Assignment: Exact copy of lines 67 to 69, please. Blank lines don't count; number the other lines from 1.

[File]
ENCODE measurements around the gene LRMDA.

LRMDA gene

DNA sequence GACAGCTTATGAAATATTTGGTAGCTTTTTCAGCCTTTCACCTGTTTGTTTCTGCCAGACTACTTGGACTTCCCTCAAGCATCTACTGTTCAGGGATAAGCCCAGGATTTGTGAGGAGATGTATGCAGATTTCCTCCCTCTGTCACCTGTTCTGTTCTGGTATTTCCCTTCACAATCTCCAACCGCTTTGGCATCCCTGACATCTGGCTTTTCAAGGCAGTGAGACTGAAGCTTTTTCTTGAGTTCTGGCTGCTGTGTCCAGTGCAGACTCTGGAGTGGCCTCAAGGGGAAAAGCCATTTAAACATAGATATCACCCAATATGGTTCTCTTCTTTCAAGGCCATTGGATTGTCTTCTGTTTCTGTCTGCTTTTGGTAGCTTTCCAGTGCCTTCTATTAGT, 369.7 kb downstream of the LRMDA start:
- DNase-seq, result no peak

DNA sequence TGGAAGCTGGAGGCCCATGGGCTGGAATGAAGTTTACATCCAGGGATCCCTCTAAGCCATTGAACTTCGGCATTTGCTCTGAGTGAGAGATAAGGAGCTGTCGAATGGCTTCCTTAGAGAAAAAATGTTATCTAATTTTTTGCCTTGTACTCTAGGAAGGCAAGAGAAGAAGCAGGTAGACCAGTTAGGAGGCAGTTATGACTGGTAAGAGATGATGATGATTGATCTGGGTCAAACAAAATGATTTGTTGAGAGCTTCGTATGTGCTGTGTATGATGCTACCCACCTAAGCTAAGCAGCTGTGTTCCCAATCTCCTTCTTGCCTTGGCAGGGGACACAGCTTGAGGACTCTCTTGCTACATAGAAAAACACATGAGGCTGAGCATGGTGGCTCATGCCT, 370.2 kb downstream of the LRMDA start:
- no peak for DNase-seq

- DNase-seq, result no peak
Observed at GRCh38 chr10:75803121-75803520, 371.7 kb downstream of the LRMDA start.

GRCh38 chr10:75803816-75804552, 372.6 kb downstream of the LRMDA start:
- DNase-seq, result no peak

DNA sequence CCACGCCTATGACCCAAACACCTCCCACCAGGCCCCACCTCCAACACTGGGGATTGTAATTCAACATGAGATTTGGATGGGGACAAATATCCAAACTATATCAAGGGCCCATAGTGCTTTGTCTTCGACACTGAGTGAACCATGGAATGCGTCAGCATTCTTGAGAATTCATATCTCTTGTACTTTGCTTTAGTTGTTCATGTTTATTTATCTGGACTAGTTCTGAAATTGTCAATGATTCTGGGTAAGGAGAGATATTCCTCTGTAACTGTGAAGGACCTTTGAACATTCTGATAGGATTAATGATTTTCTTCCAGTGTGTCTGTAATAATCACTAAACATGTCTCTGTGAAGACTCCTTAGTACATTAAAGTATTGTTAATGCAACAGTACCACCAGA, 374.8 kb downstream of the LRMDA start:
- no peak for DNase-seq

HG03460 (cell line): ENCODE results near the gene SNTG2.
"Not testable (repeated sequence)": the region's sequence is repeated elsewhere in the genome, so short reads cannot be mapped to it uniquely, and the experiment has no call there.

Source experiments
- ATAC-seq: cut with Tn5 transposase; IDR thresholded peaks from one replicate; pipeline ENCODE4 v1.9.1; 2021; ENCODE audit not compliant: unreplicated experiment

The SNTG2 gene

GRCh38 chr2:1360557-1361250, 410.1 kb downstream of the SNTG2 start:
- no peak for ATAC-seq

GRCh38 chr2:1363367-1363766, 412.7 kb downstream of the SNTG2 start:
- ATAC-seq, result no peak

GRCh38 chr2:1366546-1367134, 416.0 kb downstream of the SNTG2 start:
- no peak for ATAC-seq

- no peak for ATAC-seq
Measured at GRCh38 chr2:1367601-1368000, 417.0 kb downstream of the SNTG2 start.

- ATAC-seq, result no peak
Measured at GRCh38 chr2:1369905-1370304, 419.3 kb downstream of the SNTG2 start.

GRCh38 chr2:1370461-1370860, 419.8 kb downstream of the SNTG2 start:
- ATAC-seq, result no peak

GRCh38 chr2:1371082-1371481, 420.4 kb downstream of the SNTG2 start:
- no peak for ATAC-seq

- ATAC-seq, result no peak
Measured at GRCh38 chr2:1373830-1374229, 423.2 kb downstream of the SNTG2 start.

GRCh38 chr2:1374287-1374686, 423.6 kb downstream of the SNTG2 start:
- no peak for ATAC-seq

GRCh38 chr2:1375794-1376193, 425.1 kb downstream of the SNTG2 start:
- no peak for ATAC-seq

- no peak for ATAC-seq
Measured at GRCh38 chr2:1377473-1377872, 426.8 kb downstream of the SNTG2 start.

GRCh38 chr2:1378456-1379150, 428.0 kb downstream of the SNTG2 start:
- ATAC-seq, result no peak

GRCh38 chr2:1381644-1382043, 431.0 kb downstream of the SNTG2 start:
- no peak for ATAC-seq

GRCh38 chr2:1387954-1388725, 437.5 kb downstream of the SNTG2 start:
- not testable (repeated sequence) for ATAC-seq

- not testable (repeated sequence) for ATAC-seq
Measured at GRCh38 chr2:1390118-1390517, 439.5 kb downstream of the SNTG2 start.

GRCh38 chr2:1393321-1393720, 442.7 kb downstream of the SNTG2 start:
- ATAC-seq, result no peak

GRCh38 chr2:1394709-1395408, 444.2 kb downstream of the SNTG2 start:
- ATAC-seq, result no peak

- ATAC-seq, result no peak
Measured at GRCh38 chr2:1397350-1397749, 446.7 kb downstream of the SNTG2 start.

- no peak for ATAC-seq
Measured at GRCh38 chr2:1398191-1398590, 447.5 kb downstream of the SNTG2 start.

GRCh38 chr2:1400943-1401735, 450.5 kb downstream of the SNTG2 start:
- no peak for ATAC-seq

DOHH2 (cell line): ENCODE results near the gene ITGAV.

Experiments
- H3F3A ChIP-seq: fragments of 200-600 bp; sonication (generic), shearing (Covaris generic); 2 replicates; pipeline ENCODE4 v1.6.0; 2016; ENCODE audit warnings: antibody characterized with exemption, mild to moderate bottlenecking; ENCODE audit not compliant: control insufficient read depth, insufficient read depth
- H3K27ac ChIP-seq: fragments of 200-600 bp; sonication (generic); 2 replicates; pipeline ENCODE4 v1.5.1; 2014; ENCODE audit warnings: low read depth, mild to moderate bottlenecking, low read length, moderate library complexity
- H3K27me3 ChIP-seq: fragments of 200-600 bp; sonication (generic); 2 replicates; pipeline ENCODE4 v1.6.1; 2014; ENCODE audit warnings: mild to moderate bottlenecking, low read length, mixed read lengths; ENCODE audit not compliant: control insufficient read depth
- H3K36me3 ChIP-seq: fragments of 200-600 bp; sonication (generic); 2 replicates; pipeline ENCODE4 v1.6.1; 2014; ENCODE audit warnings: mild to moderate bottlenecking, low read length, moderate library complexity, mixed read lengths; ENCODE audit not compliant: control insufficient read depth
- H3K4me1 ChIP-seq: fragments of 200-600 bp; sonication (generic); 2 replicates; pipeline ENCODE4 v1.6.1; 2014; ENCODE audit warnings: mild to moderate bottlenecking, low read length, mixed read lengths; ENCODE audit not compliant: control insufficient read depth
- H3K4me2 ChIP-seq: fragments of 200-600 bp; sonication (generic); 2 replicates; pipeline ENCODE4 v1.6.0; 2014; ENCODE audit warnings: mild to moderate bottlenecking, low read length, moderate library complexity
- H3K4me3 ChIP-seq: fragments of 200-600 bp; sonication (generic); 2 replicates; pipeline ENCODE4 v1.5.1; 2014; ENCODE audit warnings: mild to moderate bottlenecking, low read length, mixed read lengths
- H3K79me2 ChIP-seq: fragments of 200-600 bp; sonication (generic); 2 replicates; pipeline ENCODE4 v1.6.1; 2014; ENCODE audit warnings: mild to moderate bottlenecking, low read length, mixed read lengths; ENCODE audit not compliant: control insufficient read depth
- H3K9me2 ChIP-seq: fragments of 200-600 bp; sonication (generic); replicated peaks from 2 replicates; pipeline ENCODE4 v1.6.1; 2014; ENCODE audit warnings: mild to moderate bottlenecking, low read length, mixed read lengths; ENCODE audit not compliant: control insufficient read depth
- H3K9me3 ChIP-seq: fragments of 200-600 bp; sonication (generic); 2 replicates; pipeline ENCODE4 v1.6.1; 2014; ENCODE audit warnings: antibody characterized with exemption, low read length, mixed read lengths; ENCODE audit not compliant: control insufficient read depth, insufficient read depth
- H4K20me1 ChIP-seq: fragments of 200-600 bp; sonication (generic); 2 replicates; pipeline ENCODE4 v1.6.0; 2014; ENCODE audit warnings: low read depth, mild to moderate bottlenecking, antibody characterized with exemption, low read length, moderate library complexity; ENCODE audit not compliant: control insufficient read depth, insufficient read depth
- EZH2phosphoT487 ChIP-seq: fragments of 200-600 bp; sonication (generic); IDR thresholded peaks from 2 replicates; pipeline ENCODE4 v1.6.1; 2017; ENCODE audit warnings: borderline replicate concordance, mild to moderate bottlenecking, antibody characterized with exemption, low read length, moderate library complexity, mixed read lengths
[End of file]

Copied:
- H3K79me2 ChIP-seq: fragments of 200-600 bp; sonication (generic); 2 replicates; pipeline ENCODE4 v1.6.1; 2014; ENCODE audit warnings: mild to moderate bottlenecking, low read length, mixed read lengths; ENCODE audit not compliant: control insufficient read depth
- H3K9me2 ChIP-seq: fragments of 200-600 bp; sonication (generic); replicated peaks from 2 replicates; pipeline ENCODE4 v1.6.1; 2014; ENCODE audit warnings: mild to moderate bottlenecking, low read length, mixed read lengths; ENCODE audit not compliant: control insufficient read depth
- H3K9me3 ChIP-seq: fragments of 200-600 bp; sonication (generic); 2 replicates; pipeline ENCODE4 v1.6.1; 2014; ENCODE audit warnings: antibody characterized with exemption, low read length, mixed read lengths; ENCODE audit not compliant: control insufficient read depth, insufficient read depth